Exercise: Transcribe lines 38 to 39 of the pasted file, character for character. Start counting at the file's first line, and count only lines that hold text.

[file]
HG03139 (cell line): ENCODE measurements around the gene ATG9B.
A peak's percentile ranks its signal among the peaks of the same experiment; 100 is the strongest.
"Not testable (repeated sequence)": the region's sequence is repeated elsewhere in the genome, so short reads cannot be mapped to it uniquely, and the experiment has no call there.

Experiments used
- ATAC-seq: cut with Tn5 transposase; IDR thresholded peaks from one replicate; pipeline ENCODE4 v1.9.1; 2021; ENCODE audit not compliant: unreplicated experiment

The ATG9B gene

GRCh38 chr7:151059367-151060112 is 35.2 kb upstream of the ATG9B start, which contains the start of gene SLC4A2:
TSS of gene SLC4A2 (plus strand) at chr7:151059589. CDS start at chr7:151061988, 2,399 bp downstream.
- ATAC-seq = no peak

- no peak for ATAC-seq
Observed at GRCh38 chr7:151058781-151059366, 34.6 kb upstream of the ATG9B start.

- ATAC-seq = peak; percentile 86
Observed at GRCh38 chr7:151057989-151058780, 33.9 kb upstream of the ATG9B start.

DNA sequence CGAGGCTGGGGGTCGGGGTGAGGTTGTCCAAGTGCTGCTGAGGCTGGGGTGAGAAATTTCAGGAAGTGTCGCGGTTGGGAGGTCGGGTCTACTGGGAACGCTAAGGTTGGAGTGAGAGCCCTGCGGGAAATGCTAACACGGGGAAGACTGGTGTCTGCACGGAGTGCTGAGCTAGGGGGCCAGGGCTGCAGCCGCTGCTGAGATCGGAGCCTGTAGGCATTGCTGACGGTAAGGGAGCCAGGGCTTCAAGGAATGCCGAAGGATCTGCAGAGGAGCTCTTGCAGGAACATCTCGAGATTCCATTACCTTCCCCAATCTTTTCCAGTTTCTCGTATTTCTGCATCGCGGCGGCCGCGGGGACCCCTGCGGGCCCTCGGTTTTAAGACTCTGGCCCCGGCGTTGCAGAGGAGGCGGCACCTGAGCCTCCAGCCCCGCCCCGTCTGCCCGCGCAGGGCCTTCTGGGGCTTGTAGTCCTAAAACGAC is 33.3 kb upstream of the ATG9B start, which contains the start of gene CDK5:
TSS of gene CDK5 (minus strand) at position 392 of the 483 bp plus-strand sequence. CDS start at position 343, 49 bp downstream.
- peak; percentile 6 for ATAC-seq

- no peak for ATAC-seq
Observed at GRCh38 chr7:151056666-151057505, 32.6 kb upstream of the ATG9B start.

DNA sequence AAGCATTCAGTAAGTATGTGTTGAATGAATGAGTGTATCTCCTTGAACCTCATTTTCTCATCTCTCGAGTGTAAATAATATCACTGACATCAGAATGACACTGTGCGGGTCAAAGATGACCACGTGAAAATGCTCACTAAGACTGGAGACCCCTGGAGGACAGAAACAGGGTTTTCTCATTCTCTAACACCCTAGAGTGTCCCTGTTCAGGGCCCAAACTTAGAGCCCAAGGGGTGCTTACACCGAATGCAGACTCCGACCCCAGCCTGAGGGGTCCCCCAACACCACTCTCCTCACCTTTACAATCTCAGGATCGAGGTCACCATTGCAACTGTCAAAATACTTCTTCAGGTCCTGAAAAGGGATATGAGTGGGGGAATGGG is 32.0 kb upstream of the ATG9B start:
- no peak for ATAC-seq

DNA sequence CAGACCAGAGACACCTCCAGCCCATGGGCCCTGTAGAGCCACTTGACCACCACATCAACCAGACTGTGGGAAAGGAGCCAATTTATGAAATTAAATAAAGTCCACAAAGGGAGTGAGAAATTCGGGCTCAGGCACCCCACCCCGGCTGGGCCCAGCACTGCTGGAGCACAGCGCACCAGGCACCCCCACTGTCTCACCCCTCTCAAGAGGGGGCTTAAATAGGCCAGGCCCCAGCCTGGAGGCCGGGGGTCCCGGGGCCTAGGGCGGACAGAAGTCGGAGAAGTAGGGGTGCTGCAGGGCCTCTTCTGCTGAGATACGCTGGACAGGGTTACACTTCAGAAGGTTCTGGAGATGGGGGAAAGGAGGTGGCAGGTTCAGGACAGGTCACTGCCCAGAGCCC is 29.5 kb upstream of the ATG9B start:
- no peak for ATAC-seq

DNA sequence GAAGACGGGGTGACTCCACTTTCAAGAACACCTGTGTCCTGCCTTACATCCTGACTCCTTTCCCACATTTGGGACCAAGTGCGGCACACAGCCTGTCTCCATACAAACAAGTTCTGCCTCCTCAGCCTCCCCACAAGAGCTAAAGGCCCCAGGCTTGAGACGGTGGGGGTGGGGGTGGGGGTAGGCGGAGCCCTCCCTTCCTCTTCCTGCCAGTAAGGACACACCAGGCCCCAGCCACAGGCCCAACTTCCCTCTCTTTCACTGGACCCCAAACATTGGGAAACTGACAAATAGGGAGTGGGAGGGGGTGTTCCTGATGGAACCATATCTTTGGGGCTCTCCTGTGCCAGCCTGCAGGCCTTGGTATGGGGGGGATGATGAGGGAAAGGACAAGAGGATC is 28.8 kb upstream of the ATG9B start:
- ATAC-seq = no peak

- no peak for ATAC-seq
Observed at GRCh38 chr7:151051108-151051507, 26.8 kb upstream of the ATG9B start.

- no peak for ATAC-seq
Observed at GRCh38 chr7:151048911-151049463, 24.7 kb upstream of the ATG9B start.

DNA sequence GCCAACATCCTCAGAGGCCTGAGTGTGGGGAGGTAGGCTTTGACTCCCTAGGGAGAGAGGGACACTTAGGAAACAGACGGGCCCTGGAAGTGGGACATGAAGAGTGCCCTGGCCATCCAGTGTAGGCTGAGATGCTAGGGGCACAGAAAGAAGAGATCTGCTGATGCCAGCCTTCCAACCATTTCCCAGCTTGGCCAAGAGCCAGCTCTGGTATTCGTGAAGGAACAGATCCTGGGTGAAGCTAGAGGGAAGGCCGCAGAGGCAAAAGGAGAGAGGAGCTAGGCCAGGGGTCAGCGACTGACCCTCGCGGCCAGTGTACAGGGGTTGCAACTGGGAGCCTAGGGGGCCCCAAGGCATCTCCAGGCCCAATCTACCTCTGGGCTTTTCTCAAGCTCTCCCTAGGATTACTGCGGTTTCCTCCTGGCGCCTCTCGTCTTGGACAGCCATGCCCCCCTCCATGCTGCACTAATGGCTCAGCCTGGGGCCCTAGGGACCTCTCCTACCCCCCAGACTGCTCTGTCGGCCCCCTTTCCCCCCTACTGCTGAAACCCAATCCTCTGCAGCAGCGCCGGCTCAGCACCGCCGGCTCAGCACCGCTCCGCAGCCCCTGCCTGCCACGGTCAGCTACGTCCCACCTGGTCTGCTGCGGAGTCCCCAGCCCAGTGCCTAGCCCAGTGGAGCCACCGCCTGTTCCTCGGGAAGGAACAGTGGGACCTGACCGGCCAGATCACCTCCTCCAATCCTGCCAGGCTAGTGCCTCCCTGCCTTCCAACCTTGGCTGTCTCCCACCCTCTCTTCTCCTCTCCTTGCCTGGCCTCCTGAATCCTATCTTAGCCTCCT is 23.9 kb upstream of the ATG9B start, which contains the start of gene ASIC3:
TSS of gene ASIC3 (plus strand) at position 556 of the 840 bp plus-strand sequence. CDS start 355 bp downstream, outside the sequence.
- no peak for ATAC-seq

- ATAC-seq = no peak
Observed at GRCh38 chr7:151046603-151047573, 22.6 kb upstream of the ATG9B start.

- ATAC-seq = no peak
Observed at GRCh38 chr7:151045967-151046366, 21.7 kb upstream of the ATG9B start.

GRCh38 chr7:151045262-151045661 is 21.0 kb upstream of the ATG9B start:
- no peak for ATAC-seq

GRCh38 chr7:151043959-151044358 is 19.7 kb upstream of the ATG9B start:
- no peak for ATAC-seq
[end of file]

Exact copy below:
GRCh38 chr7:151043959-151044358 is 19.7 kb upstream of the ATG9B start:
- no peak for ATAC-seq